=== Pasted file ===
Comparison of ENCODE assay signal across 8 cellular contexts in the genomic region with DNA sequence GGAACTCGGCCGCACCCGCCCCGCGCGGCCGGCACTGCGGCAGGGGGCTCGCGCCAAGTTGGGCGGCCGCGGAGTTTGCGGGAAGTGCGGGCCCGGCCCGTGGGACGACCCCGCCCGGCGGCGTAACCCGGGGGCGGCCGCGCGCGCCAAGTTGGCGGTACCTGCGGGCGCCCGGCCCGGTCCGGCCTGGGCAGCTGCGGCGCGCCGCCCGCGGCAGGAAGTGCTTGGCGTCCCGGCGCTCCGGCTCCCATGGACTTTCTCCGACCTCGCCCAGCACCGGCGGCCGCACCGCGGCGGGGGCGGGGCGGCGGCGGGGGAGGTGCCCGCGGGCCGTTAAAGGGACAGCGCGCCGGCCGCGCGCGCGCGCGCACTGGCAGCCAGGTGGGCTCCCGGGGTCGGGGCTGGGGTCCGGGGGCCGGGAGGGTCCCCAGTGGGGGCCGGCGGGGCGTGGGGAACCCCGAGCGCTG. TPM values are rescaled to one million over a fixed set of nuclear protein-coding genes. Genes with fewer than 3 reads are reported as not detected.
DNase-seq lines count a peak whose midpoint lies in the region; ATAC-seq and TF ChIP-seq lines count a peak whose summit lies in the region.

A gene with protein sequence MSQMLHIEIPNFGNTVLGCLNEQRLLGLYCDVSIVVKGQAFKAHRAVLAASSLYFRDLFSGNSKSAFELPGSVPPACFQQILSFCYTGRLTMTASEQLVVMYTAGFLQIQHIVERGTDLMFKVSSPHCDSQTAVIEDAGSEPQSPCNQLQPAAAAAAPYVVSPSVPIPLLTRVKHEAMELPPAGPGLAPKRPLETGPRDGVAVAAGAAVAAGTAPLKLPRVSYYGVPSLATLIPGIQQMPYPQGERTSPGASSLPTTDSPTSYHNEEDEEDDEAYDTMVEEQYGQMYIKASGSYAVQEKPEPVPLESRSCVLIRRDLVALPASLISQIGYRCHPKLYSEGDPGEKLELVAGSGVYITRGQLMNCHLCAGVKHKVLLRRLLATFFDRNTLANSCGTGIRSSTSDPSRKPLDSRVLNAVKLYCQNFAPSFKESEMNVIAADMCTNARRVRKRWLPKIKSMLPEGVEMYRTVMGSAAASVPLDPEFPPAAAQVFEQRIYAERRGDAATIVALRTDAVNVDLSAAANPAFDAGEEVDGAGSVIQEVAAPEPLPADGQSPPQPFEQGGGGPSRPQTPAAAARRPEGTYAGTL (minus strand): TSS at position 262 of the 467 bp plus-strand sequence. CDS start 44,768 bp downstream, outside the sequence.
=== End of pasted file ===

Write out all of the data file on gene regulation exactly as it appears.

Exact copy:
Comparison of ENCODE assay signal across 8 cellular contexts in the genomic region with DNA sequence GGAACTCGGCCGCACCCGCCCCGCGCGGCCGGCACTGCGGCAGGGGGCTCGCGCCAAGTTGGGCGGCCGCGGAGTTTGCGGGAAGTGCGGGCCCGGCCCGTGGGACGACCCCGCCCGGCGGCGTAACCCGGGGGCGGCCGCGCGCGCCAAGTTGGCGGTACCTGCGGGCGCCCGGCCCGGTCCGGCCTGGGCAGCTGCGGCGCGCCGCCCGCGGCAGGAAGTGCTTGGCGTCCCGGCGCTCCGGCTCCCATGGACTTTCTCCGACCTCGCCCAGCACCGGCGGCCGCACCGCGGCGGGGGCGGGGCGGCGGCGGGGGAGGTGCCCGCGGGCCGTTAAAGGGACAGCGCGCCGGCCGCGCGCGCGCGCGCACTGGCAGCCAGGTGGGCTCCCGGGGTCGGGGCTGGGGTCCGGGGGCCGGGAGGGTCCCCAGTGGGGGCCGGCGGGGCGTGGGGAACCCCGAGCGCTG. TPM values are rescaled to one million over a fixed set of nuclear protein-coding genes. Genes with fewer than 3 reads are reported as not detected.
DNase-seq lines count a peak whose midpoint lies in the region; ATAC-seq and TF ChIP-seq lines count a peak whose summit lies in the region.

A gene with protein sequence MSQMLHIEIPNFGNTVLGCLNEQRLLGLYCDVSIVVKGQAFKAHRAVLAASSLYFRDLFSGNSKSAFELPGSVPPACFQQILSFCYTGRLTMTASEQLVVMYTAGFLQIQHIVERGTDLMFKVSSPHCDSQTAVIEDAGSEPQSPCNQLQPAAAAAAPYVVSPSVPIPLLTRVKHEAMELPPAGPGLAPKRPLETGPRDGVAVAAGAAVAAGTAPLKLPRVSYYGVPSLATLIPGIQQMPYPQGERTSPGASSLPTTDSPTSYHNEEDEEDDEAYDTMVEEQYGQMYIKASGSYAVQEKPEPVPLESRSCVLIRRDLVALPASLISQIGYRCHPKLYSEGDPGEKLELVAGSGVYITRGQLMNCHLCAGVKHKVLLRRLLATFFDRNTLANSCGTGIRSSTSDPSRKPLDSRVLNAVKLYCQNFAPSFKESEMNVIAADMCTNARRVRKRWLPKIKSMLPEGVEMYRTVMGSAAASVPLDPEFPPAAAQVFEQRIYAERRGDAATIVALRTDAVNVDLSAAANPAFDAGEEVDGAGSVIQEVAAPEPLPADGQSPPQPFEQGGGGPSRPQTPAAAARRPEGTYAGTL (minus strand): TSS at position 262 of the 467 bp plus-strand sequence. CDS start 44,768 bp downstream, outside the sequence.